Waving an inspection is risky business

You are in the market to buy your dream house but every time you find a home you like and put in an offer, you get outbid. Thus is the life of a buyer in 2021. There are too many buyers and not enough homes. Buyers are resorting to desperate measures to secure the home of their dreams.  From writing letters to waving inspections, buyers are doing everything they can to make their offer stand out. I have even heard of a couple who is offering sellers season tickets for a year to one of the local sports teams. That is insane!

Tickets and letters are a stretch but so is waving an inspection. It is a bad idea for a variety of reasons. Waving the inspection benefits the seller but it is setting the buyer up to fail. Especially if the home is over 20 years old.

You need to know how sound a property is structurally. From the inside to the outside of the home, it is imperative that you know as much about the property as possible. Remember, this is the most purchase of your life. You cannot just buy a home without ensuring that there are no physical issues with it.

There is no such thing as a “new” house. Unless the home was built from the ground up, all homes on the market are aged and used. You need to do the inspection to ensure the home you are buying isn’t flawed and needs work. In this era of inflated offers, the last thing you want is to go over asking on a house and then to discover that it needs work. You wouldn’t have put in the offer if you knew that prior. But you didn’t because you waved the inspection.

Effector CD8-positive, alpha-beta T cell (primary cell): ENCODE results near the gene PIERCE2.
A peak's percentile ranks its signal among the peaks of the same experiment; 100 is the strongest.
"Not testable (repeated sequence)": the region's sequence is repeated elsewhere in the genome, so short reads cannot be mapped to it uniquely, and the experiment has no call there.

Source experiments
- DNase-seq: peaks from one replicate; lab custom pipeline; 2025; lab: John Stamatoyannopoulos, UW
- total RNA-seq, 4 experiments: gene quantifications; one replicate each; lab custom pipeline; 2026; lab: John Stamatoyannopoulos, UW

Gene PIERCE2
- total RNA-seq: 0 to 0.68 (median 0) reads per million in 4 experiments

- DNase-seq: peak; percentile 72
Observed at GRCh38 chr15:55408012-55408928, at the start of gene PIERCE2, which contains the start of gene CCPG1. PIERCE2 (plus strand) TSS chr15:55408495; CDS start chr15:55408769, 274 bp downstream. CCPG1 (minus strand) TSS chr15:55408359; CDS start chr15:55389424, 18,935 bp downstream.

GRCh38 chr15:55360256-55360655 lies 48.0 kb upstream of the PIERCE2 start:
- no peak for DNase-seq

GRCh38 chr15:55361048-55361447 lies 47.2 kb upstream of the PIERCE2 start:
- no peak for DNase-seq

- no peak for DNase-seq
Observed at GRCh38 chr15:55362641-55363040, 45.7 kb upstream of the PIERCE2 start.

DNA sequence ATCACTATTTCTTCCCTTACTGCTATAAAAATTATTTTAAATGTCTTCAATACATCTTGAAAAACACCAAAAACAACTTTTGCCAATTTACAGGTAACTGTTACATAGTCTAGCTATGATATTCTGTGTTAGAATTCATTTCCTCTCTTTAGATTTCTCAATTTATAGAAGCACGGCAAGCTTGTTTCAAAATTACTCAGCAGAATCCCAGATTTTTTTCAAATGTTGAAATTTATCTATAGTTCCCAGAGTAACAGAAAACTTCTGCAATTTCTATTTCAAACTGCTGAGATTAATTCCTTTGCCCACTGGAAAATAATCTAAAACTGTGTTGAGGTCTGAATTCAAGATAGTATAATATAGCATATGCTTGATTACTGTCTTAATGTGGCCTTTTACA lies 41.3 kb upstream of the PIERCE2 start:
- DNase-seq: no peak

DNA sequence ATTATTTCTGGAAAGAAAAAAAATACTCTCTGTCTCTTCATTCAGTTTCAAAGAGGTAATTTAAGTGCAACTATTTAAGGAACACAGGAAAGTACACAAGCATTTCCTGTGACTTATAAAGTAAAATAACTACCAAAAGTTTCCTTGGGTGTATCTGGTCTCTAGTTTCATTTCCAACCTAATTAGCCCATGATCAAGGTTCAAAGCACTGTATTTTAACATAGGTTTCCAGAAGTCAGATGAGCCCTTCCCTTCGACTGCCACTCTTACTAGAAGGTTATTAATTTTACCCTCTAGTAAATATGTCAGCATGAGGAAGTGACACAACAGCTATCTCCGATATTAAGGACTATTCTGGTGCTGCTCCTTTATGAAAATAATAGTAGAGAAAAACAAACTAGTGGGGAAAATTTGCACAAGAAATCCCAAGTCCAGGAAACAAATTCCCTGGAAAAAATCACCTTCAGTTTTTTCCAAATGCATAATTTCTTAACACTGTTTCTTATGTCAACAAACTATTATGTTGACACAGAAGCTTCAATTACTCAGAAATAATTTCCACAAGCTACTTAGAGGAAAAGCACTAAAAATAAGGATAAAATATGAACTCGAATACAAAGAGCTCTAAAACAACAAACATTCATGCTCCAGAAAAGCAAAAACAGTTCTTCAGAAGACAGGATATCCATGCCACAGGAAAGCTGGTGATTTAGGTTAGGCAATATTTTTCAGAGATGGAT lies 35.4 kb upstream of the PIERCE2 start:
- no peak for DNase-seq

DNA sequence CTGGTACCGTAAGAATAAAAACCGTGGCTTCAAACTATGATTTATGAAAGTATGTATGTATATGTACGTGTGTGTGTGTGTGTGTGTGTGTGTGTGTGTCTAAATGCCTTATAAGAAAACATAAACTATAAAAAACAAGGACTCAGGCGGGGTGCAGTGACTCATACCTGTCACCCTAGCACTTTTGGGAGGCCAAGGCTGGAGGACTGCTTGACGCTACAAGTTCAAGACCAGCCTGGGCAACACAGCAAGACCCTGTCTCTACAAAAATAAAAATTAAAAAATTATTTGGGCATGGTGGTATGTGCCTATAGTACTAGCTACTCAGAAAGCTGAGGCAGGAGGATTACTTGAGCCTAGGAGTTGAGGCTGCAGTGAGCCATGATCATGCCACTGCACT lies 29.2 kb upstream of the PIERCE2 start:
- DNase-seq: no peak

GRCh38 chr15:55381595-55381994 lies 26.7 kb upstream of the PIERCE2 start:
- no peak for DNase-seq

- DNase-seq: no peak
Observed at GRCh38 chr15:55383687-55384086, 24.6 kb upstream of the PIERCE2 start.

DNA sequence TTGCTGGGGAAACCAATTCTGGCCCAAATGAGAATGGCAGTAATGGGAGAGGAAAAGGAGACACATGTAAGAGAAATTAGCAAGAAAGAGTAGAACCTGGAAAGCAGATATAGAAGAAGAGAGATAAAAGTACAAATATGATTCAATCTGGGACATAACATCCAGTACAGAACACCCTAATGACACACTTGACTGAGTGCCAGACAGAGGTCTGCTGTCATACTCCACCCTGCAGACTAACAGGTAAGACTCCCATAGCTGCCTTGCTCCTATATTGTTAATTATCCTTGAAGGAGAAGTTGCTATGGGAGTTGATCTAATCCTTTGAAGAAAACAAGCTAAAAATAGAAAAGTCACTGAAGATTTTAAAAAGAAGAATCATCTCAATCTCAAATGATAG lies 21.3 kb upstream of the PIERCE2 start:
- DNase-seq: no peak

Of course, there are some ways around that. You can negotiate that you will wave the inspection but the seller has to repair any disclosed issues with the home. Depending on the interest in the home and the number of potential offers, a seller may opt not to do that if they know they will have a multi-offer situation.

Surprisingly, waving an inspection is common in some parts of the country. Unless the lender requires it, you are not obligated to have a home inspection. It is done often for peace of mind by the buyer. Typically, contractors, property managers and realtors wave inspections because they know what to look for and what questions to ask.

Waving an inspection only benefits the seller. It does not benefit the buyer unless they feel secure about the home they are purchasing. Sellers want to close in 30 days or less. Waving the inspection cuts a week out of the transaction process so of course they want you to wave it. Going straight to P&S makes their lives easier.

In the end, you would have to feel really confident about the home you are buying in order to wave the inspection. If you think you are willing to roll the dice, do it. I have stayed away from recommending it to my buyer clients because I cannot justify putting them at risk financially in the future. Buyers already have to go over asking in order to secure a property. Incurring future debt because of repairs being made after they moved in is the last thing they need.

 

 

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